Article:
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United Methodist military chaplains gather in Nashville

By Sandra Brands*

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A UMNS file photo by Mike DuBose

An Army chaplain's cap, topped with a cross, rests on a table.
Oct. 10, 2006

NASHVILLE, Tenn. (UMNS) -- Members of the military who served in Iraq are welcomed home, but they often find their homes are not the same, said a seminary professor at a gathering of United Methodist military chaplains.

"The church should make sure returning military find homes," said M. Douglas Meeks, the Cal Turner Professor of Theology and Wesleyan Studies at Vanderbilt Divinity School in Nashville. Meeks spoke about what it means to be a United Methodist chaplain, the public expression of religion, just war theory and the Catholic-Evangelical heritage of United Methodists.

The Sept. 22-24 gathering was sponsored by the United Methodist Board of Higher Education and Ministry. Retired Bishop Robert Fannin of Lakeland, Fla., and Saul Espino, a board executive, planned the event.

The group included 51 active and reserve United Methodist chaplains serving in the Army, Navy, Air Force, Marines, Coast Guard and Veterans Affairs. Participants ranged in experience from a seminarian to retired colonels.

Which God?

"We are in a more religious time than ever," Meeks said. He noted that we hear references to God everywhere, but he asked, "Which God are we talking about?"

Answering his own question, he said: "We name God by naming Jesus."

Meeks noted the difficulties of getting people who disagree to come to a common table. He suggested the chaplains tell stories and publicly live out their faith.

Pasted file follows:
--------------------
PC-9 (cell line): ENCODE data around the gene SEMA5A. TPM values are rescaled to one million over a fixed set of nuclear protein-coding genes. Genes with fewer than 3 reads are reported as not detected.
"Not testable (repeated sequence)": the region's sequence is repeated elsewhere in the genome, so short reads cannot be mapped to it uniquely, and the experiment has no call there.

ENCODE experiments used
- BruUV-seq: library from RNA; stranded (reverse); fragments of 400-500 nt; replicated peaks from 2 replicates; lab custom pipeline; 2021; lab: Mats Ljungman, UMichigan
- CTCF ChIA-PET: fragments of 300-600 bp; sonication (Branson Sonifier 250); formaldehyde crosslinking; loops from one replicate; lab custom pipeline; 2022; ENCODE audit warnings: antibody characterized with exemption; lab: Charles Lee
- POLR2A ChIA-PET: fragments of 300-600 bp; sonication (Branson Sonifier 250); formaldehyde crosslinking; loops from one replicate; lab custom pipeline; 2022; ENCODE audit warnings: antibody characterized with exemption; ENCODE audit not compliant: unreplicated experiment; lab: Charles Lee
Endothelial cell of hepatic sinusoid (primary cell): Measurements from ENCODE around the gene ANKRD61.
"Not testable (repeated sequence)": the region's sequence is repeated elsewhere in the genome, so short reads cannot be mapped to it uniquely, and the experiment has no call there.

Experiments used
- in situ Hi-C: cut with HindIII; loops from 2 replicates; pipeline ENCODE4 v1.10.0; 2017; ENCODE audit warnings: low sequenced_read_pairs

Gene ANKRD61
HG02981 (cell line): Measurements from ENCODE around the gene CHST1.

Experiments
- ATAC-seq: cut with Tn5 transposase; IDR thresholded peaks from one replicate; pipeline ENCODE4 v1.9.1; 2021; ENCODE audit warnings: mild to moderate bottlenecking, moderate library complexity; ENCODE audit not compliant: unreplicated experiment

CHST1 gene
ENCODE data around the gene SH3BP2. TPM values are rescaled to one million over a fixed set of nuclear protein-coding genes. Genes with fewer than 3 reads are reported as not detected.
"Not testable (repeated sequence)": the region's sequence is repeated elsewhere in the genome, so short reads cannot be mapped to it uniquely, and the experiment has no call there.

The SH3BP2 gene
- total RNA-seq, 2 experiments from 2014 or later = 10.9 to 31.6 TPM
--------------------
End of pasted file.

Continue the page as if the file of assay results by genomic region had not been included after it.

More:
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The Rev. Patricia Barrett
The Rev. Patricia Barrett, assistant general secretary of the board and supervisor of the endorsing team, said the gathering provided the chaplains with an opportunity to learn from and to support one another.

"This gathering was a powerful reminder that these chaplains are ministering in wartime, caring for those in harm's way while they are themselves in harm's way. Wartime ministry is spiritually, intellectually and physically challenging, and we are committed to providing the resources to care for and equip our chaplains in spirit, mind and body," Barrett said.

"It was a wonderful opportunity to meet and talk with United Methodist colleagues from across the service branches," said the Rev. Karen Meeker, Army chaplain.

Calling cards appreciated

Chaplains and their families applauded local churches that supported them during deployments. Chaplains gave servicemen and women more than 9 million minutes' worth of phone cards contributed by churches.

The Rev. Tom Carter, a retired Army chaplain, preached Sept. 23. Carter, the interim director of endorsement at the board and a veteran of 28 years, charged the chaplains not only to feed the poor and tend to the sick, but to offer in word and deed the eternal hope found in Christ.

Later that morning, the clergy formed two groups to discuss the challenges and opportunities of being United Methodist military chaplains. The two groups discussed ways in which chaplains can minister to people of all faiths.

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Bishop Robert E. Fannin
One group noted that chaplains face a challenge of relating back to the local churches. A proposed solution was to ask local churches to adopt chaplains and their families.

At the closing worship, Bishop Fannin spoke of serving two years in the demilitarized zone in Korea. He also described visiting a Rwandan war zone as a bishop. After a harrowing ride dodging bullets, he arrived at a church in the middle of a combat area. Bishop Fannin said he found an undeniable hope in a Rwandan congregation packed with believers in the risen Christ.

He said their songs were not ones of despair. They knew God's "eye is on the sparrow" and that God cared for them, he said. "In the midst of life's darkest corners of this world," the bishop said, "chaplains bring this hope and light to those in oppression."

*Brown is an associate editor and writer in the Office of Interpretation, United Methodist Board of Higher Education and Ministry.

News media contact: Kathy L. Gilbert, (615) 742-5470 or

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United Methodist Endorsing Agency

United Methodist Board of Higher Education and Ministry